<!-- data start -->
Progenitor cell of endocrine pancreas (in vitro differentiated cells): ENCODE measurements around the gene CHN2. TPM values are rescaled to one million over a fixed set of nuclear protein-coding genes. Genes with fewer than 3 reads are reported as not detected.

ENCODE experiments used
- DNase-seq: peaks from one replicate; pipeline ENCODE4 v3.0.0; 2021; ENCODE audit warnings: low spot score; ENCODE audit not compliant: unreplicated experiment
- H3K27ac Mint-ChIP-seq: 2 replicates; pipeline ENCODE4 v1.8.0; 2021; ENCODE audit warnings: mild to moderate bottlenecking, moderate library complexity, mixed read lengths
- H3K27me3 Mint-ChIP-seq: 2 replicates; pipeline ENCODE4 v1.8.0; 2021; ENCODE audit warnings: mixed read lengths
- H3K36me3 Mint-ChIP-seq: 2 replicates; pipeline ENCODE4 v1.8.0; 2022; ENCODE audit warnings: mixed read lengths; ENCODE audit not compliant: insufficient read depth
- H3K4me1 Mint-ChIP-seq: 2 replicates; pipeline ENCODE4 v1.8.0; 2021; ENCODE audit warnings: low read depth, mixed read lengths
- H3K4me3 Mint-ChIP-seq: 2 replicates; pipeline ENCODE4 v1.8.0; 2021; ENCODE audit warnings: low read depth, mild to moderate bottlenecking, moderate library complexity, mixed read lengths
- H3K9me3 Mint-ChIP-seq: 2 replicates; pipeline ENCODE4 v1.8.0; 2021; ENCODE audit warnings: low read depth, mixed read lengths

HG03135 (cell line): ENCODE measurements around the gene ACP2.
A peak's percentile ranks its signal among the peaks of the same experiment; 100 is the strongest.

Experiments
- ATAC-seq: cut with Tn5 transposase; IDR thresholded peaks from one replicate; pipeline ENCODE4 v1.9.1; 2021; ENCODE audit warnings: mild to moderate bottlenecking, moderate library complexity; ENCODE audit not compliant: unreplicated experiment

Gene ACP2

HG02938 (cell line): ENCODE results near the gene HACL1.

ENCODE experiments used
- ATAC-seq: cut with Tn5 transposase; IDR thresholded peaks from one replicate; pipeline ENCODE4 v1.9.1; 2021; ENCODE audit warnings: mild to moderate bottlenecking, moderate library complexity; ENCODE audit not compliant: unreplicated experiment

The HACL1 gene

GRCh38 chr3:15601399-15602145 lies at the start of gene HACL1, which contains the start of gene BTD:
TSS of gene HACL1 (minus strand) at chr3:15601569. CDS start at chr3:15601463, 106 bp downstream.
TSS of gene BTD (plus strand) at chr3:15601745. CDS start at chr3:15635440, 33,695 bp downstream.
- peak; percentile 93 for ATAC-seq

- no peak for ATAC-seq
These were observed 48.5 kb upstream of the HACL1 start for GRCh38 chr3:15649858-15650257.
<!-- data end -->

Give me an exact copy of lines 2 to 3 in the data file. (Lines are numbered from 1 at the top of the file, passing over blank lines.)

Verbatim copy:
ENCODE experiments used
- DNase-seq: peaks from one replicate; pipeline ENCODE4 v3.0.0; 2021; ENCODE audit warnings: low spot score; ENCODE audit not compliant: unreplicated experiment